I differ just a little in opinion with djb on the aluminium small ring. To me, it is used so little that it it OK to go with alloy on that one, but definitely get a steel one on the middle. Again, the big one doesn't matter, but alloy certainly is OK. The middle ring is the one that get's the most use because if properly set up, it will cover all cassette cogs.
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Old 02-11-15, 06:41 AM
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Here's a bunch of options in 74mm BCD chainrings:

Universal Cycles -- Chainrings > Road Chainrings > All 74mm Chainrings
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Old 02-11-15, 11:26 AM
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Originally Posted by Rowan View Post
I differ just a little in opinion with djb on the aluminium small ring. To me, it is used so little that it it OK to go with alloy on that one, but definitely get a steel one on the middle. Again, the big one doesn't matter, but alloy certainly is OK. The middle ring is the one that get's the most use because if properly set up, it will cover all cassette cogs.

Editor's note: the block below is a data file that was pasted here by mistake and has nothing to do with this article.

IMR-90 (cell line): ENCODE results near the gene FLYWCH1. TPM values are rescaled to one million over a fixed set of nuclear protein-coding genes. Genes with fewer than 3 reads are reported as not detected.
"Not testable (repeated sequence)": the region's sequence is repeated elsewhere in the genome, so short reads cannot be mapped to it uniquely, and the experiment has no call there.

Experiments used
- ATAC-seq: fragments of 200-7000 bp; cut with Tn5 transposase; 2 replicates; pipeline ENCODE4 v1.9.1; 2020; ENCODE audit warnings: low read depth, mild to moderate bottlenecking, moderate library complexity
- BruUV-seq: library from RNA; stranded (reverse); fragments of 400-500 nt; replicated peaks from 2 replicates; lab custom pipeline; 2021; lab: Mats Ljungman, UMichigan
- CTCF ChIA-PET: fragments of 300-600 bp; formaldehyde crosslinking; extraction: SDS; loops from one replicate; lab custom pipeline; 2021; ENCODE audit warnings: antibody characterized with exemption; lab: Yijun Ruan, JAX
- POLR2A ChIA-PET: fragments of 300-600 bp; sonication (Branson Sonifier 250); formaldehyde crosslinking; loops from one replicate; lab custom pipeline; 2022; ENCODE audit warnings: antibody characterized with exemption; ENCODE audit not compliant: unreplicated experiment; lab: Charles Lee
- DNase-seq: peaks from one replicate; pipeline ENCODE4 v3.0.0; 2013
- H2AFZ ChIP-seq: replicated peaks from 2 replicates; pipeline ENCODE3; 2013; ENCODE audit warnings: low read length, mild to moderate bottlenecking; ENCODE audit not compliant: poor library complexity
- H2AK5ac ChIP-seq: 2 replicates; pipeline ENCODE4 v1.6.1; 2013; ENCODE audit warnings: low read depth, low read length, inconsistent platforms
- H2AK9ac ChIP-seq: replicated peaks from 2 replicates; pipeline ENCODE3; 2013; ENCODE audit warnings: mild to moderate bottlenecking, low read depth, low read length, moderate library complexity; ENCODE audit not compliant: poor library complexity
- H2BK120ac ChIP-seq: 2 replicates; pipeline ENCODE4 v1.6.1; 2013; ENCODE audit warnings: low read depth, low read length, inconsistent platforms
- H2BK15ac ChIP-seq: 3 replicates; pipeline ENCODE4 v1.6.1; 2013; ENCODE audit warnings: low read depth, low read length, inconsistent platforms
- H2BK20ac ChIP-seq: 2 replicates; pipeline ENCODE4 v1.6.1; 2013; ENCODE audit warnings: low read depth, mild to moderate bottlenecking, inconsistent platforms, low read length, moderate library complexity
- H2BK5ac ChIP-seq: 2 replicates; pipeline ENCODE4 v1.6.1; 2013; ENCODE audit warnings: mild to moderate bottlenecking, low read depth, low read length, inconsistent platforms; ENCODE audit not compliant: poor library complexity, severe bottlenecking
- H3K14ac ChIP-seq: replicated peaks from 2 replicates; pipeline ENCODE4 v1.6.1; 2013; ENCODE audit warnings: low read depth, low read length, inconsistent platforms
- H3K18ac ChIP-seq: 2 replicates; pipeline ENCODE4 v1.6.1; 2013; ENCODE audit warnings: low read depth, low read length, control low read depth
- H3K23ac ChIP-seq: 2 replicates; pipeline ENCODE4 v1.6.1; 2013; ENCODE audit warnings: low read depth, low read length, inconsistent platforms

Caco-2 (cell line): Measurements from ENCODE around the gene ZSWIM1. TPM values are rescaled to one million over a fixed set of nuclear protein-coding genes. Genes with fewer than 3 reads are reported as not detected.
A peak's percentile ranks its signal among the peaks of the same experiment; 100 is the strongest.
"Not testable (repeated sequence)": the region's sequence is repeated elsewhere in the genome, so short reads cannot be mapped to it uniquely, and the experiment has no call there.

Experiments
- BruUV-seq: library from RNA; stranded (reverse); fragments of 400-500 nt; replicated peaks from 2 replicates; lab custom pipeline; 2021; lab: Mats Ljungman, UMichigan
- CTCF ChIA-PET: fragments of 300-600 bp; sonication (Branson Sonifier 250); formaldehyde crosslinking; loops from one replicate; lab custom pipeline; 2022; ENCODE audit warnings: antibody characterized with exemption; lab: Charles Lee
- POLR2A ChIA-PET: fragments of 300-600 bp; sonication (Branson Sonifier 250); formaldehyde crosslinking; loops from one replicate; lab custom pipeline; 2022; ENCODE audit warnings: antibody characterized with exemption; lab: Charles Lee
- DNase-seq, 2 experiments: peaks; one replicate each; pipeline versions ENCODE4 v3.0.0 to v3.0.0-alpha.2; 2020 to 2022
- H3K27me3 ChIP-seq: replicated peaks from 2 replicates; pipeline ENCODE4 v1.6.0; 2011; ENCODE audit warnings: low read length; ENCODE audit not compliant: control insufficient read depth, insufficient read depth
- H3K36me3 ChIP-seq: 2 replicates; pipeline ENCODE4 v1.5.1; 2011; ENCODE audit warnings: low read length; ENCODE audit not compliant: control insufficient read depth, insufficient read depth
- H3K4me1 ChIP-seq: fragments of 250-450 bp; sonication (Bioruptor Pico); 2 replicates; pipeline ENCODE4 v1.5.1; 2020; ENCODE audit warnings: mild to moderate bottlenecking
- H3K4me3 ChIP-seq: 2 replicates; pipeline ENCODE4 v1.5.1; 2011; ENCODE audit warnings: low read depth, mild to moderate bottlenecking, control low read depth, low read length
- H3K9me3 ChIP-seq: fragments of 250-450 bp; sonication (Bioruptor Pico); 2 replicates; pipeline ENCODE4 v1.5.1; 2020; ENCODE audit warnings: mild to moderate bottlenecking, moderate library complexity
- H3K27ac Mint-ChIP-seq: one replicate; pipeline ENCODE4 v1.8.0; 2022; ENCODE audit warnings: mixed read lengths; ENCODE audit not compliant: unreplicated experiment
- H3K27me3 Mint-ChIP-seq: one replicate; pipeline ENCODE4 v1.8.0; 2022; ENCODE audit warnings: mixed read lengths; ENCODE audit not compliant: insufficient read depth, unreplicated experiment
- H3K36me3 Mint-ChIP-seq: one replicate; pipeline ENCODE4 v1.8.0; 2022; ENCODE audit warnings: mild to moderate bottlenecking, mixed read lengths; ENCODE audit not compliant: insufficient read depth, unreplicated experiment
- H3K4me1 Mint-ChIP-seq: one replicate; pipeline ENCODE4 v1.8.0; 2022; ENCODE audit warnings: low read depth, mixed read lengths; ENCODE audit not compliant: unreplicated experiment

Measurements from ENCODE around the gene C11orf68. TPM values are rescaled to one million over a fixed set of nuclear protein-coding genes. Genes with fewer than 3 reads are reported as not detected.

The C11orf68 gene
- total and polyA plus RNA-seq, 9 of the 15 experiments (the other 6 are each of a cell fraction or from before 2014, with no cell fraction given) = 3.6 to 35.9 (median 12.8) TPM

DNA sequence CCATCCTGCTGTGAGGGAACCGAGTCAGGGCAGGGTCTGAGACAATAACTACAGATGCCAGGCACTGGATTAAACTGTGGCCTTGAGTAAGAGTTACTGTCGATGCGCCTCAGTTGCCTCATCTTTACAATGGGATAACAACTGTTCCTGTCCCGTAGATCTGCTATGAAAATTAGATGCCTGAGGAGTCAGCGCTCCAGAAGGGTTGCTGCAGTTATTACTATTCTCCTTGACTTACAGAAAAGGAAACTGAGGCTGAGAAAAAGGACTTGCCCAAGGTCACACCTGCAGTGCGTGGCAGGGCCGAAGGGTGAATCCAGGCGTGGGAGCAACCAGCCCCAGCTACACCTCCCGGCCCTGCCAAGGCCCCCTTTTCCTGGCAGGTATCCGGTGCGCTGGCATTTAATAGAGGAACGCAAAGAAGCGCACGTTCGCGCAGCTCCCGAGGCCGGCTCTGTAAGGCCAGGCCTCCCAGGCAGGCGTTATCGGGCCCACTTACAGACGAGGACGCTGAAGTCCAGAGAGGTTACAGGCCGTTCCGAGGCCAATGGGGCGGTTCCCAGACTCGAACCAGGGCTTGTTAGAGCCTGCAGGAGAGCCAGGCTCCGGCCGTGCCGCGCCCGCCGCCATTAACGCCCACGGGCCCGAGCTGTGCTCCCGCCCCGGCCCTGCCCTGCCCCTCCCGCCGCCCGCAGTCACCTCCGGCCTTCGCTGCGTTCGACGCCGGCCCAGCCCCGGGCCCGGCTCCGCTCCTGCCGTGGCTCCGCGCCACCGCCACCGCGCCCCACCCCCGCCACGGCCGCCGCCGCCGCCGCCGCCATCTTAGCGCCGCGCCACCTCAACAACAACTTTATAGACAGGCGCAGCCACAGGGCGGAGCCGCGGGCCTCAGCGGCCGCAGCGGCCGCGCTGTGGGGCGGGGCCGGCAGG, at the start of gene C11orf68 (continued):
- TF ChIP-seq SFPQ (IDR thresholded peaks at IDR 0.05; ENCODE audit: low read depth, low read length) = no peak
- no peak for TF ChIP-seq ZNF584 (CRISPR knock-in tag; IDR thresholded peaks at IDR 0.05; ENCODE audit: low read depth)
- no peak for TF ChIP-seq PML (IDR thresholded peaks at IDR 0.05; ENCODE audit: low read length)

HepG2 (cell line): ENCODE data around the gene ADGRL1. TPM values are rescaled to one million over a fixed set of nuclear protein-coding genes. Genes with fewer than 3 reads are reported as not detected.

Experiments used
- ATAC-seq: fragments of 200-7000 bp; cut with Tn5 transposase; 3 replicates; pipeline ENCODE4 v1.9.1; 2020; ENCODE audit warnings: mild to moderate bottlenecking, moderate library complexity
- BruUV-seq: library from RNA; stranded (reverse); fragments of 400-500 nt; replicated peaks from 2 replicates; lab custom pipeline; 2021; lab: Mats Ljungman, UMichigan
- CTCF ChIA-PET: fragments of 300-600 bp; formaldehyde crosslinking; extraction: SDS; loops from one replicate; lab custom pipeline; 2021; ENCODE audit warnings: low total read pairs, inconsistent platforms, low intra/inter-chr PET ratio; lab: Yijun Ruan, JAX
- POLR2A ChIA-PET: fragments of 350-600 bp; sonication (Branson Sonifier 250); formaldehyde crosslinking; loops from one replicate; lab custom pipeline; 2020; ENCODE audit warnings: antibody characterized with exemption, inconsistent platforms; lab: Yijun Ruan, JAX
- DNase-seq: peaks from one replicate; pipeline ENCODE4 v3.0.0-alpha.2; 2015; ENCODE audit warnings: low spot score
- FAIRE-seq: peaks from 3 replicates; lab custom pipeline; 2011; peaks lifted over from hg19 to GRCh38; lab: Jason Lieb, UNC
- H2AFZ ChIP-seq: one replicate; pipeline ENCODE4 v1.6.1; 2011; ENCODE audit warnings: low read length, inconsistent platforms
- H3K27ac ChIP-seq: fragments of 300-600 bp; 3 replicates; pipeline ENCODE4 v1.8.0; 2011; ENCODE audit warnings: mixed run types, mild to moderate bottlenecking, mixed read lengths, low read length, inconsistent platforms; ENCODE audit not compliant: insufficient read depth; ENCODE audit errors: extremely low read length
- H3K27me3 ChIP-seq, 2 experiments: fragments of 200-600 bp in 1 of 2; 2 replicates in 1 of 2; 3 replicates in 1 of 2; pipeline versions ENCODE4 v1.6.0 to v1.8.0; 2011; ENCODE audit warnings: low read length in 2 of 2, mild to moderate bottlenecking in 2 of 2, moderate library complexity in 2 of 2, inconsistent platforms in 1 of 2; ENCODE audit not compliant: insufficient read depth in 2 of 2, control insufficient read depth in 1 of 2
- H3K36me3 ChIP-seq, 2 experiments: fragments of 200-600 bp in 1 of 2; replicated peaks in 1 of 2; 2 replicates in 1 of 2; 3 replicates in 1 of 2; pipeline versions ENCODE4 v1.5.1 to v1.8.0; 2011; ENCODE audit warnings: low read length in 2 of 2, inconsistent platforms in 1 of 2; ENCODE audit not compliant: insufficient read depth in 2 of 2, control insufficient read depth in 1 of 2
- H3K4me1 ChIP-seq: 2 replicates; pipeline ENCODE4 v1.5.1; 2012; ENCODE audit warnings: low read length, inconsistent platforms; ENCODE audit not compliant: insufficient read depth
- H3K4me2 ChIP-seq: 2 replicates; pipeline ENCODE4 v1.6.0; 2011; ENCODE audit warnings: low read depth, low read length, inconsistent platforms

you know, I betcha you are right on this. I'd always read that the smaller one gets more force put on it or whatever, but as you say, in the big scheme of the life of a crankset, the middle chainring is the one that gets used probably 75% of the time.

In any case, because I don't ride in muddy wet conditions that much, or at least not day after day, and I like to keep my drivetrain clean, my chainrings last and last a long time. So I really can't personally attest to what I wrote, simply because whatever I have had lasts so long its not like I have kept track of how many kilometers on X ring.